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Cómo funcionan los compresores de tornillo rotativo

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    When looking for the best rotary screw air compressor, it’s important to understand how rotary screw compressors work and various types available. In this article, you’ll find out more about these topics, and why you might need one. BISON delves into the how do rotary screw compressors work, helping you grasp their inner workings and why they might be essential for your needs.

    Rotary screw air compressors have become popular in various industries due to their efficiency, reliability and durability. To understand the secret to its success, it is important to understand how a screw compressor works. As a leading air compressor manufacturer, BISON is proud to provide high-quality machinery and equipment that will stand the test of time. Today, we’ll delve into the world of screw compressors, explaining how they work and why they are important equipment in various industries.

    ¿Qué es un compresor de tornillo?

    compresor de aire de tornillo rotativo

    The rotary screw compressor is a gas compressor using a rotary positive displacement mechanism. As the name suggests, their design is based on several helical screws, also called “rotors”. Essentially, these rotors are used to take incoming air and compress it. They are often used to replace piston compressors in commercial and industrial applications requiring large volumes of high-pressure air.

    How does a screw compressor work?

    how do rotary screw compressor work

    The working principle of a screw compressor is simple. The main components of a screw compressor include two rotors, usually a male rotor and a female rotor, which rotate in opposite directions. The rotor is installed inside the compressor casing. The air compressor’s interlocking spiral rotors are located within the housing. Each has a different shape and a different number of grooves or “teeth.” In the most common arrangement, one has four teeth and the others six.

    As the rotor rotates, air is drawn into the compressor through the intake valve. As the rotors continue to spin, they reduce the volume of the air, thereby increasing its pressure. The high-pressure air is then discharged from the compressor through the discharge valve. Each screw element has a fixed built-in pressure ratio that depends on the length and pitch of the screw. And the form of the discharge port. For maximum efficiency, the built-in pressure ratio must be adapted to the required operating pressure. The speed of the rotor is optimized to a level to minimize mechanical losses (due to heat at very high speeds) and volume losses (due to air loss at very low speeds).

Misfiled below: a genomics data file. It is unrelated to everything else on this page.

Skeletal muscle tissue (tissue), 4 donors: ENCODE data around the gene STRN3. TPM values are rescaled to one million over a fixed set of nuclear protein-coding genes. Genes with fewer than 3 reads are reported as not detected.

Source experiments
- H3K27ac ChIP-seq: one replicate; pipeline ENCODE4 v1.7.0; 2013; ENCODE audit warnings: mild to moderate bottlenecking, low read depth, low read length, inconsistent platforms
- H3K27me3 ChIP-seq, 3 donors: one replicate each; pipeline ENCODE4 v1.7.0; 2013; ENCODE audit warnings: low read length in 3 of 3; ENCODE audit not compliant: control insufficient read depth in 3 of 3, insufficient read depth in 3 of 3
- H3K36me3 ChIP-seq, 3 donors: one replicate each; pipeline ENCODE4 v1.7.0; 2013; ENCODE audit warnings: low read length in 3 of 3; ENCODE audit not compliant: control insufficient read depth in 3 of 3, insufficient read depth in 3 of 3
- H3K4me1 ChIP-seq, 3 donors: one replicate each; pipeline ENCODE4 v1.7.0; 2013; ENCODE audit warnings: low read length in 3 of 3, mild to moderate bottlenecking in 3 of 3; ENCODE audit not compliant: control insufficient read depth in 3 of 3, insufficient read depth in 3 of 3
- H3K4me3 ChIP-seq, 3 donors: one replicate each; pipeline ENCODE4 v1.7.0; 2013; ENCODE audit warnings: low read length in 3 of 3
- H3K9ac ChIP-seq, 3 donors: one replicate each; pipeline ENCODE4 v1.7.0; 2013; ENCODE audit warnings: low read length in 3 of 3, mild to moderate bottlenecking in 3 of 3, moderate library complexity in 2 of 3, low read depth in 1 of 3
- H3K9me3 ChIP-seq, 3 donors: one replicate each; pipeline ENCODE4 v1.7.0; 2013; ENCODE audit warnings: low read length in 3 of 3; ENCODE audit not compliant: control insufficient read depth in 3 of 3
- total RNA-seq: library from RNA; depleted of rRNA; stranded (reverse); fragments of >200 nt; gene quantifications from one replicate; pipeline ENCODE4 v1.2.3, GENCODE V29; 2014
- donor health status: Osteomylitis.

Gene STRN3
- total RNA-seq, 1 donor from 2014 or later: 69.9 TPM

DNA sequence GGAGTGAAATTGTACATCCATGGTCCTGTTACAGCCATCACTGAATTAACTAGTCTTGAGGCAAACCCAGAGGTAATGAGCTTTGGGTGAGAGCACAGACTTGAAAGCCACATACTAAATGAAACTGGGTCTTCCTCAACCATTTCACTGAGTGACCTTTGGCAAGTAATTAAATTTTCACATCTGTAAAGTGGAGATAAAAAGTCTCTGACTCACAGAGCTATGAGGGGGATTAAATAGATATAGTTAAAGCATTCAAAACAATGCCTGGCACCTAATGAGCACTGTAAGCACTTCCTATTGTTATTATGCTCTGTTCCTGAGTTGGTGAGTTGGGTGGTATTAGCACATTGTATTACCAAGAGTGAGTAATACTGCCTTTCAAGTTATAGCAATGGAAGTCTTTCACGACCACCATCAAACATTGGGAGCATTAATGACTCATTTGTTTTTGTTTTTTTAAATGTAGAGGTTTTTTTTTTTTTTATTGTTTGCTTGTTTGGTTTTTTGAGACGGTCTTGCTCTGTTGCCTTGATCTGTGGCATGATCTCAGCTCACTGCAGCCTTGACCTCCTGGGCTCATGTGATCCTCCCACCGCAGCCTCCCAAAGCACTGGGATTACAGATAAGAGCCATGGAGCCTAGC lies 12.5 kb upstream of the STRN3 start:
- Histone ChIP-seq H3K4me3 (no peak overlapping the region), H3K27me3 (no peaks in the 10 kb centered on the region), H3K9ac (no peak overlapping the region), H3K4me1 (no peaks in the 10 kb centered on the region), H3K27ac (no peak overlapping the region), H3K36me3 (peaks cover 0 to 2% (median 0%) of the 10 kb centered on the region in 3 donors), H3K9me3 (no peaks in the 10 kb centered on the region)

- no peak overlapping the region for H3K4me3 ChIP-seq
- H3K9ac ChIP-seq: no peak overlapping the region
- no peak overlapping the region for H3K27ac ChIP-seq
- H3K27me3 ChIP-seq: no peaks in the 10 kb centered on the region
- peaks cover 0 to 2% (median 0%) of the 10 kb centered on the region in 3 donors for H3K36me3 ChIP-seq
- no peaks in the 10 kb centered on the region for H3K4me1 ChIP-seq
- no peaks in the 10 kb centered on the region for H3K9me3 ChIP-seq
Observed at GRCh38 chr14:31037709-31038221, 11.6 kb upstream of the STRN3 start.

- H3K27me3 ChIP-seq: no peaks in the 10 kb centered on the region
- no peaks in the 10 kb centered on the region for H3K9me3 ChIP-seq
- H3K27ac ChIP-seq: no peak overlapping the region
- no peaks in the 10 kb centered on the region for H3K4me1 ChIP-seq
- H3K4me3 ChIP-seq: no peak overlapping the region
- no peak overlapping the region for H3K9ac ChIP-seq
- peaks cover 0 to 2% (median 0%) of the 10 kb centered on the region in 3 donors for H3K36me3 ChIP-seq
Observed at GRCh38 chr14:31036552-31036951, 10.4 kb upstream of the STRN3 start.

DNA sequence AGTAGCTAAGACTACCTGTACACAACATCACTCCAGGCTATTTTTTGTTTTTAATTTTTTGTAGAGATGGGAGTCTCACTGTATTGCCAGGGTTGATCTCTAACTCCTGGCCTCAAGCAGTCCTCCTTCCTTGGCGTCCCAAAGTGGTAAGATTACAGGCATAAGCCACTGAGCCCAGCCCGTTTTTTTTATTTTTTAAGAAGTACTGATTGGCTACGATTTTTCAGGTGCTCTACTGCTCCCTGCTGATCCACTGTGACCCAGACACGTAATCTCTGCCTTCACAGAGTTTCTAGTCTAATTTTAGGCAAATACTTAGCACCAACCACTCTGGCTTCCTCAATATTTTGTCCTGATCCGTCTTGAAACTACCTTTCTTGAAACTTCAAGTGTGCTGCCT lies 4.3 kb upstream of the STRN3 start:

The heart of the air compressor is also called the host end. Using an air inlet valve, this housing (i.e. the space between the rotors) is filled with air. When the screw starts to turn, the volume of the air is reduced by being pushed downwards causing the pressure of the air to increase.

    While the basic compression principles of each type of rotary screw air compressor are roughly the same, it’s important to note that there are differences between oil lubricated compressor and oil-free compressors.

    rotary screw compressor

    BISON “oil-free” in this article does not mean oil-free in an absolute sense. It just means no oil is introduced in the process. Compressed air from such compressors may still contain trace amounts of oil present in the ambient air.

    Working principle of oil lubricated screw compressor

    Let’s first understand the working principle of an oil-lubricated screw air compressor. Here, the motor drives the male rotor, which in turn drives the female rotor. Oil acts as a lubricant in this process. In addition to this primary purpose, the oil also acts as a coolant and seals the compression chamber.